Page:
My post “Ravitch Admits Errors, Then Repeats” received the following comment on YouTube from cxa011550:
“Government is force? By that simplistic logic you should support anarchy. By the same token, the ultimate goal of private business is profit, not reason, and not even the benefit of students. As Ravitch pointed out in another lecture, when private organizations are put in charge of schools they often exclude ‘undesirable’ students whose low performance would take away from their bottom line. Public education DOES work for many students, just not enough.”
That comment specifically relates to the following paragraph in the original post:
“In embracing a renewed drive to fix public schools, Ravitch fails to correct one of her fundamentally flawed premises: that schools should be public. She criticizes hybrid efforts to bring business principles to school reform, while missing that the public nature of schools is one of education’s key problems. Government is force, which puts force—and not Reason—as the fundamental driver in public education.”
Let’s break the comment out and evaluate it.
1) “Government is force? By that simplistic logic you should support anarchy.”
Actually, I do NOT support anarchy as I judge that government plays an essential role in subordinating the retaliatory use of force to objective law. However, government should be utilized to achieve its proper purpose and within its distinctive competence instead of being a catch all for any collective action at the expense of freedom of association and civil society.
The comment demonstrates the process of taking a statement out of context and applying logic independent of reality, which is the Rationalism that I criticized in Ravitch’s approach and more generally is the common approach taught by public education.
In context, by saying that government is force, I refer to how government action is different from cooperative projects.
Tying this back to reality, how do we see force in government education? Compulsory education laws. Laws against home schooling. Statutory and regulatory restrictions and mandates over educational content. Expropriation of funding. Court rulings that parents do not have a fundamental right to direct their child education. I could go on, but I think that I have validated that public education applies force against children, parents, and other members of the community.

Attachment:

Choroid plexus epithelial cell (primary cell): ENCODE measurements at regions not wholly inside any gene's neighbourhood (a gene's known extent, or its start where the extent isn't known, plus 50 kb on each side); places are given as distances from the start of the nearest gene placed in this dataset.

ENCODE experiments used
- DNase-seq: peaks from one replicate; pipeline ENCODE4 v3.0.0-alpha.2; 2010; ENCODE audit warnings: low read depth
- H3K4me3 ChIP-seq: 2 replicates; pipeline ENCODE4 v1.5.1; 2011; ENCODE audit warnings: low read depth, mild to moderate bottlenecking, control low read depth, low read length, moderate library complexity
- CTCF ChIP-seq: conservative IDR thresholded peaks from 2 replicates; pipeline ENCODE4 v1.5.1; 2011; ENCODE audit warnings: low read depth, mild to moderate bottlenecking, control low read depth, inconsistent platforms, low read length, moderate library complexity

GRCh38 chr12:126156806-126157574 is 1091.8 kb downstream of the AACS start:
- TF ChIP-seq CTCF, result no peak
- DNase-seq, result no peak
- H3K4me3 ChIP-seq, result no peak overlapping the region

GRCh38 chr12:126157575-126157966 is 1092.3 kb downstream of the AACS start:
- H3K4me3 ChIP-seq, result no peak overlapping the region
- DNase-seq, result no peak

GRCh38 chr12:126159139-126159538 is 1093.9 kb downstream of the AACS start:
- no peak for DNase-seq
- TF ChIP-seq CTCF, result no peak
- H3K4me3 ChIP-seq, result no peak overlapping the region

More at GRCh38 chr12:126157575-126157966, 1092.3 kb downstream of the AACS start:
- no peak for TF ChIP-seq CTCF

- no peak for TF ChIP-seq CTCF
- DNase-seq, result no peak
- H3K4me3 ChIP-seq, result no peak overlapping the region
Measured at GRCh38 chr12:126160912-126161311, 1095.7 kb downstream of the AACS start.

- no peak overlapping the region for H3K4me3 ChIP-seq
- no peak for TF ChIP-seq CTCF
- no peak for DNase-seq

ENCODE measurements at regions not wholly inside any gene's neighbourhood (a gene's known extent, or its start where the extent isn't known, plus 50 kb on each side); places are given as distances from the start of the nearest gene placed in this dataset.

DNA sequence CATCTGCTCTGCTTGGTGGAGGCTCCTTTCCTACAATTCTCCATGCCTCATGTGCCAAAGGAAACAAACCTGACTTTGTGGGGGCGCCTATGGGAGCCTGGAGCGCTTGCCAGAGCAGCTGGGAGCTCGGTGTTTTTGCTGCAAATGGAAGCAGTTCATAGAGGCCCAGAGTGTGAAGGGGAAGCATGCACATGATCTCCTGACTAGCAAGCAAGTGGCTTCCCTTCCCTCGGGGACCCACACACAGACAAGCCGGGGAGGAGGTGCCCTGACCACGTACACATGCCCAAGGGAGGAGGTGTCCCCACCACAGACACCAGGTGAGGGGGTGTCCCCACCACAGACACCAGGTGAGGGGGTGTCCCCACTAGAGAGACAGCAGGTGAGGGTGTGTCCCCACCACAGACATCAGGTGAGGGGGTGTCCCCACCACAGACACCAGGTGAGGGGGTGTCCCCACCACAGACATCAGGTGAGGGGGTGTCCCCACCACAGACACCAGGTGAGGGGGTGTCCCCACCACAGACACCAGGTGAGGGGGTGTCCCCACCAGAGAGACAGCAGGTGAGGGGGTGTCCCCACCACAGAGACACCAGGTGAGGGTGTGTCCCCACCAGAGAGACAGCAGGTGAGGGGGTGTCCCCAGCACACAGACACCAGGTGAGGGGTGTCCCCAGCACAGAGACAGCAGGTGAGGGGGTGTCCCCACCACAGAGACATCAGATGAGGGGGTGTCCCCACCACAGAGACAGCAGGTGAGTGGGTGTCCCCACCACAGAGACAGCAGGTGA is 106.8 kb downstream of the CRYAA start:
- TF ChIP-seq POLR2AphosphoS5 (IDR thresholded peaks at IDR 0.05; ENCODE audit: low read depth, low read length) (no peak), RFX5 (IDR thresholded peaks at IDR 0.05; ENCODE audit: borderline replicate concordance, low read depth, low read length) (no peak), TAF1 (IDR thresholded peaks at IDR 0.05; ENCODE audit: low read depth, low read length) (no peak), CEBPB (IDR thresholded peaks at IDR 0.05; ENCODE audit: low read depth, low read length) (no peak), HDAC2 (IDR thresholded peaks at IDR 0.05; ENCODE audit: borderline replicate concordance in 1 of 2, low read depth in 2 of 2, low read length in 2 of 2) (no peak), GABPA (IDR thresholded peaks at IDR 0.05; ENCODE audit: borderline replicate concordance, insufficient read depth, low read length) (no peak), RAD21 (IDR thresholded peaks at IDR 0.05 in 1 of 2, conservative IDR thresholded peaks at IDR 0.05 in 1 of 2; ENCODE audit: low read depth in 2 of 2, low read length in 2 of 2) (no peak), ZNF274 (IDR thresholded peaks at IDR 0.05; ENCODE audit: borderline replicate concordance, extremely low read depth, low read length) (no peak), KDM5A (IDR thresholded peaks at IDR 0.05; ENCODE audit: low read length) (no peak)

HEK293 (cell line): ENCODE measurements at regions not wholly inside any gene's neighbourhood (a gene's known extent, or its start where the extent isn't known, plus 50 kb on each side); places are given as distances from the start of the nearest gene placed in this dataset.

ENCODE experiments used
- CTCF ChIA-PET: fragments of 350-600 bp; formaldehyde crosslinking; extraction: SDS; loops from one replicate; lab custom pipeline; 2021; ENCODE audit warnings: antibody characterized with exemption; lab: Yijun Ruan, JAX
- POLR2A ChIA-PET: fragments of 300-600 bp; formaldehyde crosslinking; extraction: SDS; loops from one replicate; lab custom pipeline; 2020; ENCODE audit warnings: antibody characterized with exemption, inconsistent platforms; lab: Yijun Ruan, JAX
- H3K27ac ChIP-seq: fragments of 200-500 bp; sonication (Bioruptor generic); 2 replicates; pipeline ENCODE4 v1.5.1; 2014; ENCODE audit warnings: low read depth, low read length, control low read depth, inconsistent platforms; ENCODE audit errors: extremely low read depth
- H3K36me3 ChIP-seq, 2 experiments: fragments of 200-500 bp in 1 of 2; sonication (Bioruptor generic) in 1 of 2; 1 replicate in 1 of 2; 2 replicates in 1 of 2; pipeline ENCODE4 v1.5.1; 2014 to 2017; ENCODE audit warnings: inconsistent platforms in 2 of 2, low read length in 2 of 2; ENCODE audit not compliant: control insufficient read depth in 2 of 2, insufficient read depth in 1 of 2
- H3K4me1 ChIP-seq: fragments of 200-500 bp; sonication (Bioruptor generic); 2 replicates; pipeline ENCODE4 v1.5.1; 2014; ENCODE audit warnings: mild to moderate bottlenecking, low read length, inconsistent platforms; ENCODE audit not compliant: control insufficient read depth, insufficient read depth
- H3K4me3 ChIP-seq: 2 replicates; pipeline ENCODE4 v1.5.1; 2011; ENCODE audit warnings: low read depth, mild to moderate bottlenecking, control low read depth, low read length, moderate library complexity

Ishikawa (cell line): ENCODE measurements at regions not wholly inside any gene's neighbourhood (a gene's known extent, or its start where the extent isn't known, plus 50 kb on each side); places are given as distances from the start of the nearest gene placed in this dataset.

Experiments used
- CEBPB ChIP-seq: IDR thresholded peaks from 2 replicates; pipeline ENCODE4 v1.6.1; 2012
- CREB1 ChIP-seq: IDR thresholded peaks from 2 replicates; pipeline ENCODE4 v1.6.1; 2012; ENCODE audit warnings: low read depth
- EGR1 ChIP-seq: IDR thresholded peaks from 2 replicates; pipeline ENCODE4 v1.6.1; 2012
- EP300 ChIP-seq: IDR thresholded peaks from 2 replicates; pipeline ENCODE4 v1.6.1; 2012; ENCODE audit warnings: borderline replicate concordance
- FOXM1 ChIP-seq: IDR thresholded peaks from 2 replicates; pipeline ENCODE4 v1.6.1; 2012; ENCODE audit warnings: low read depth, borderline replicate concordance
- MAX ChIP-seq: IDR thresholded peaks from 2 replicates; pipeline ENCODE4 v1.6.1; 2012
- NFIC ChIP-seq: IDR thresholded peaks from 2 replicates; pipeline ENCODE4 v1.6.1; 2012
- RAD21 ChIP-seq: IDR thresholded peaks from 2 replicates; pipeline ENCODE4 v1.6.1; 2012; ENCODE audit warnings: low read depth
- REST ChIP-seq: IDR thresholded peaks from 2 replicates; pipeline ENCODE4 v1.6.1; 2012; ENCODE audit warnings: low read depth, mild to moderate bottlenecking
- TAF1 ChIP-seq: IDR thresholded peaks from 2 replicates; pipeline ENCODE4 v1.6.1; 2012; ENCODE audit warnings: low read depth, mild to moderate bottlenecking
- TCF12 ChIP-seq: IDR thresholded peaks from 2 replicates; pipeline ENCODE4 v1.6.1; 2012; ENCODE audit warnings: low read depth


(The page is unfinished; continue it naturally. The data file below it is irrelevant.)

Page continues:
In government’s proper function, the use of force is retaliatory to protect individual rights. In the case of American public education, government initiates force against anyone who would dissent from the majority who holds power at that moment.
2) “By the same token, the ultimate goal of private business is profit, not reason, and not even the benefit of students.”
Actually, Eliyahu Goldratt put it best when he said that the goal of a business is to make money now and in the future.
The incentives for politicians are short term, until the next election or the next step up in power. In doing so, they do not need to provide excellent service to the parents and students, but only the plurality needed to grant them power.
In contrast, effective business people think in terms of their life time and even thereafter. One can point to business people that create enormous short term wealth only to have it waste into nothingness, which demonstrates the distinction between the effective and the ephemeral.
To be effective, in business, one must produce and exchange value in a fair trade of value (money) for value (service or product). What value are parents looking for in education? Reason, or at least that is what they should aspire to for their children; in an environment of free association, other parents could choose mysticism, skepticism, or other flavors of the irrational.
Instead of a private market making great, good, mediocre, and awful choices available to parents, they are now assigned by American public education only mediocre or awful alternatives with penalties to any that attempt better for their children.
3) “As Ravitch pointed out in another lecture, when private organizations are put in charge of schools they often exclude ‘undesirable’ students whose low performance would take away from their bottom line.”
This is a consequence of mixing the private and the public, which can not be used to condemn the wholly private. The same criticism could be applied to any government contracting, which can be horrific despite vital private enterprises thriving without government interference.
How is it that low performing students take away from the bottom line? By the terms of the public contracts as set by the public authority.
In contrast, in a private school, low performing students offer an opportunity to delight their customer (the parents) with excellent service by improving the capacity of those students.
For a concrete example of this in reality, I point to the private Deseret Academy (see Mr Cropper’s channel on YouTube), which took unmotivated and poorly performing public school students, and transformed them into motivated and successful private school students. Also, for excellence in private education, I cite the Van Damme Academy.
4) “Public education DOES work for many students, just not enough.”
This comment reminds me of a statement by Ralph Ketcham in his biography of James Madison:
“A student of Madison’s endowments can sometimes overcome a series of poor teachers; that he was blessed with good ones at almost every step of his education undoubtedly contributed importantly to the characteristic discipline, keenness, and polish of his intellect.”
Reposted from The Prometheus Inquiry